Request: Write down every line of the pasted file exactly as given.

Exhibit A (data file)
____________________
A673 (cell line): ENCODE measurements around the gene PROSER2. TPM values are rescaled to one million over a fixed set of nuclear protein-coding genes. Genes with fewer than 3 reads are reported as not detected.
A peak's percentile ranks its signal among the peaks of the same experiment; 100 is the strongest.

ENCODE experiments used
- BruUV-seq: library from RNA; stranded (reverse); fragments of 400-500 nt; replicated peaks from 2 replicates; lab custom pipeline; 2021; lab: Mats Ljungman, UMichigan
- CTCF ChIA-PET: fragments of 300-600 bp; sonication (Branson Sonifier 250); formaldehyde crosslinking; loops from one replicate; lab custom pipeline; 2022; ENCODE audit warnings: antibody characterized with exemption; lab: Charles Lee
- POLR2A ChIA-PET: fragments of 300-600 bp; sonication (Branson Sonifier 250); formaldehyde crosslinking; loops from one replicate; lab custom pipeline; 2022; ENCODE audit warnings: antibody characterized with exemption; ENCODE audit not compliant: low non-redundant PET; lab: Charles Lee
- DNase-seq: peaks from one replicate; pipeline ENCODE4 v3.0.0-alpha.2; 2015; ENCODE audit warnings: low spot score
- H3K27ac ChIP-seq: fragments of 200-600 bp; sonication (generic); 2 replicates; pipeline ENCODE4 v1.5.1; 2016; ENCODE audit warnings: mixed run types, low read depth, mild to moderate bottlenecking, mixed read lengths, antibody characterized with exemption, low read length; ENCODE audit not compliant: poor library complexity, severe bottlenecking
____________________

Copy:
A673 (cell line): ENCODE measurements around the gene PROSER2. TPM values are rescaled to one million over a fixed set of nuclear protein-coding genes. Genes with fewer than 3 reads are reported as not detected.
A peak's percentile ranks its signal among the peaks of the same experiment; 100 is the strongest.

ENCODE experiments used
- BruUV-seq: library from RNA; stranded (reverse); fragments of 400-500 nt; replicated peaks from 2 replicates; lab custom pipeline; 2021; lab: Mats Ljungman, UMichigan
- CTCF ChIA-PET: fragments of 300-600 bp; sonication (Branson Sonifier 250); formaldehyde crosslinking; loops from one replicate; lab custom pipeline; 2022; ENCODE audit warnings: antibody characterized with exemption; lab: Charles Lee
- POLR2A ChIA-PET: fragments of 300-600 bp; sonication (Branson Sonifier 250); formaldehyde crosslinking; loops from one replicate; lab custom pipeline; 2022; ENCODE audit warnings: antibody characterized with exemption; ENCODE audit not compliant: low non-redundant PET; lab: Charles Lee
- DNase-seq: peaks from one replicate; pipeline ENCODE4 v3.0.0-alpha.2; 2015; ENCODE audit warnings: low spot score
- H3K27ac ChIP-seq: fragments of 200-600 bp; sonication (generic); 2 replicates; pipeline ENCODE4 v1.5.1; 2016; ENCODE audit warnings: mixed run types, low read depth, mild to moderate bottlenecking, mixed read lengths, antibody characterized with exemption, low read length; ENCODE audit not compliant: poor library complexity, severe bottlenecking